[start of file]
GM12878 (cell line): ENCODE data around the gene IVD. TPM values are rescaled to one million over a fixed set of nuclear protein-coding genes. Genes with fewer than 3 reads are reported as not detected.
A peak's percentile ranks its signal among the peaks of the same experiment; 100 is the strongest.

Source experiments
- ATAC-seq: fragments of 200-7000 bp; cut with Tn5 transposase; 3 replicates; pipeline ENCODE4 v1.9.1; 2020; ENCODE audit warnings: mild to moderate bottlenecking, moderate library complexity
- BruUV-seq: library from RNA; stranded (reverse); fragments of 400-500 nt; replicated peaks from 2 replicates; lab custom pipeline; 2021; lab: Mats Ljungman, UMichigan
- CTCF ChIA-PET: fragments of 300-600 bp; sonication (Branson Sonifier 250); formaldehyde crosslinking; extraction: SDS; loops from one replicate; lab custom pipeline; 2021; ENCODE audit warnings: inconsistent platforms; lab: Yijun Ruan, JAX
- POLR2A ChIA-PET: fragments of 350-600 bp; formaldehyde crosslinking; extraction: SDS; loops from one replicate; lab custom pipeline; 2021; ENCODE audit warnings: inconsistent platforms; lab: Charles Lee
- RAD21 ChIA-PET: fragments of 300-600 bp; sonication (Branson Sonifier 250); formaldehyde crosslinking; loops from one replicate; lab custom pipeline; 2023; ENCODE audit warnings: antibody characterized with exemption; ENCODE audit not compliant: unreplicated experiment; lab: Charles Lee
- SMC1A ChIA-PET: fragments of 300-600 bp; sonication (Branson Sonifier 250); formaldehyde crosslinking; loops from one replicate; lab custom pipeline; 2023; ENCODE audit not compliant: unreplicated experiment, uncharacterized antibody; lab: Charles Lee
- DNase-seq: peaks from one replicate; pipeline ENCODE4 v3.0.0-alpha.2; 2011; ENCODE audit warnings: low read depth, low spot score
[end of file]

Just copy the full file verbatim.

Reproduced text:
GM12878 (cell line): ENCODE data around the gene IVD. TPM values are rescaled to one million over a fixed set of nuclear protein-coding genes. Genes with fewer than 3 reads are reported as not detected.
A peak's percentile ranks its signal among the peaks of the same experiment; 100 is the strongest.

Source experiments
- ATAC-seq: fragments of 200-7000 bp; cut with Tn5 transposase; 3 replicates; pipeline ENCODE4 v1.9.1; 2020; ENCODE audit warnings: mild to moderate bottlenecking, moderate library complexity
- BruUV-seq: library from RNA; stranded (reverse); fragments of 400-500 nt; replicated peaks from 2 replicates; lab custom pipeline; 2021; lab: Mats Ljungman, UMichigan
- CTCF ChIA-PET: fragments of 300-600 bp; sonication (Branson Sonifier 250); formaldehyde crosslinking; extraction: SDS; loops from one replicate; lab custom pipeline; 2021; ENCODE audit warnings: inconsistent platforms; lab: Yijun Ruan, JAX
- POLR2A ChIA-PET: fragments of 350-600 bp; formaldehyde crosslinking; extraction: SDS; loops from one replicate; lab custom pipeline; 2021; ENCODE audit warnings: inconsistent platforms; lab: Charles Lee
- RAD21 ChIA-PET: fragments of 300-600 bp; sonication (Branson Sonifier 250); formaldehyde crosslinking; loops from one replicate; lab custom pipeline; 2023; ENCODE audit warnings: antibody characterized with exemption; ENCODE audit not compliant: unreplicated experiment; lab: Charles Lee
- SMC1A ChIA-PET: fragments of 300-600 bp; sonication (Branson Sonifier 250); formaldehyde crosslinking; loops from one replicate; lab custom pipeline; 2023; ENCODE audit not compliant: unreplicated experiment, uncharacterized antibody; lab: Charles Lee
- DNase-seq: peaks from one replicate; pipeline ENCODE4 v3.0.0-alpha.2; 2011; ENCODE audit warnings: low read depth, low spot score